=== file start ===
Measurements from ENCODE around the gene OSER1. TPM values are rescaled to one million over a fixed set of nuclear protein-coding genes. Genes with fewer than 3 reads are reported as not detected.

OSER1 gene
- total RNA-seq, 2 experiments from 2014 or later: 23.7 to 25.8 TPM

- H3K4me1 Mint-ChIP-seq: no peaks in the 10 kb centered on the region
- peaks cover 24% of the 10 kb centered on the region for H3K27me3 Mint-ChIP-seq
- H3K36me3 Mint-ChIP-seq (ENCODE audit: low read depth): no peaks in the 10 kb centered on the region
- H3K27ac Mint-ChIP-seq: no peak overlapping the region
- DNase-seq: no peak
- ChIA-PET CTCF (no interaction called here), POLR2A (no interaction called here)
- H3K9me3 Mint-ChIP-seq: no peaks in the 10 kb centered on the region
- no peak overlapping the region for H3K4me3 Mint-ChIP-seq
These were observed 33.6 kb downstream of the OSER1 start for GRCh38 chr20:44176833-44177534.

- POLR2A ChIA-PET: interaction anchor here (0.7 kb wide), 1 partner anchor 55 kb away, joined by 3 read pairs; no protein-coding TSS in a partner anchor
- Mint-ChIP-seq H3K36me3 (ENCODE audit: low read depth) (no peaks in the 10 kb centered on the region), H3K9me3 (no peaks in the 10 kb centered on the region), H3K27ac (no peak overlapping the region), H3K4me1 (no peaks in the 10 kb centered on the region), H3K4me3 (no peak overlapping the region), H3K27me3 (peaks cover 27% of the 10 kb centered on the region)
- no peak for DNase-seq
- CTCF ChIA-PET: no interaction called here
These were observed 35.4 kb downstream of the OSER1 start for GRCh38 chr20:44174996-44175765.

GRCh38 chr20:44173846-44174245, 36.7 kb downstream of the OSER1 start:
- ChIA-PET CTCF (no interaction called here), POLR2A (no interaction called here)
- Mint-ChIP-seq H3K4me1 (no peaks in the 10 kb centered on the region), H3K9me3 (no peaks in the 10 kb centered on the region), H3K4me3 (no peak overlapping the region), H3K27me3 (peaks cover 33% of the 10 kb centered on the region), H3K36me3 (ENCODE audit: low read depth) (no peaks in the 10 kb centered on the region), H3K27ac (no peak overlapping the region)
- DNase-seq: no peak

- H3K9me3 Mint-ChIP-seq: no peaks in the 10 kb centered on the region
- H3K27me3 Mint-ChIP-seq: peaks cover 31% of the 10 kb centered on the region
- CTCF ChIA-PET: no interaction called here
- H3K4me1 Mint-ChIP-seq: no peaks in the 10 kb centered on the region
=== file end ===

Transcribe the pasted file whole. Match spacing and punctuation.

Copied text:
Measurements from ENCODE around the gene OSER1. TPM values are rescaled to one million over a fixed set of nuclear protein-coding genes. Genes with fewer than 3 reads are reported as not detected.

OSER1 gene
- total RNA-seq, 2 experiments from 2014 or later: 23.7 to 25.8 TPM

- H3K4me1 Mint-ChIP-seq: no peaks in the 10 kb centered on the region
- peaks cover 24% of the 10 kb centered on the region for H3K27me3 Mint-ChIP-seq
- H3K36me3 Mint-ChIP-seq (ENCODE audit: low read depth): no peaks in the 10 kb centered on the region
- H3K27ac Mint-ChIP-seq: no peak overlapping the region
- DNase-seq: no peak
- ChIA-PET CTCF (no interaction called here), POLR2A (no interaction called here)
- H3K9me3 Mint-ChIP-seq: no peaks in the 10 kb centered on the region
- no peak overlapping the region for H3K4me3 Mint-ChIP-seq
These were observed 33.6 kb downstream of the OSER1 start for GRCh38 chr20:44176833-44177534.

- POLR2A ChIA-PET: interaction anchor here (0.7 kb wide), 1 partner anchor 55 kb away, joined by 3 read pairs; no protein-coding TSS in a partner anchor
- Mint-ChIP-seq H3K36me3 (ENCODE audit: low read depth) (no peaks in the 10 kb centered on the region), H3K9me3 (no peaks in the 10 kb centered on the region), H3K27ac (no peak overlapping the region), H3K4me1 (no peaks in the 10 kb centered on the region), H3K4me3 (no peak overlapping the region), H3K27me3 (peaks cover 27% of the 10 kb centered on the region)
- no peak for DNase-seq
- CTCF ChIA-PET: no interaction called here
These were observed 35.4 kb downstream of the OSER1 start for GRCh38 chr20:44174996-44175765.

GRCh38 chr20:44173846-44174245, 36.7 kb downstream of the OSER1 start:
- ChIA-PET CTCF (no interaction called here), POLR2A (no interaction called here)
- Mint-ChIP-seq H3K4me1 (no peaks in the 10 kb centered on the region), H3K9me3 (no peaks in the 10 kb centered on the region), H3K4me3 (no peak overlapping the region), H3K27me3 (peaks cover 33% of the 10 kb centered on the region), H3K36me3 (ENCODE audit: low read depth) (no peaks in the 10 kb centered on the region), H3K27ac (no peak overlapping the region)
- DNase-seq: no peak

- H3K9me3 Mint-ChIP-seq: no peaks in the 10 kb centered on the region
- H3K27me3 Mint-ChIP-seq: peaks cover 31% of the 10 kb centered on the region
- CTCF ChIA-PET: no interaction called here
- H3K4me1 Mint-ChIP-seq: no peaks in the 10 kb centered on the region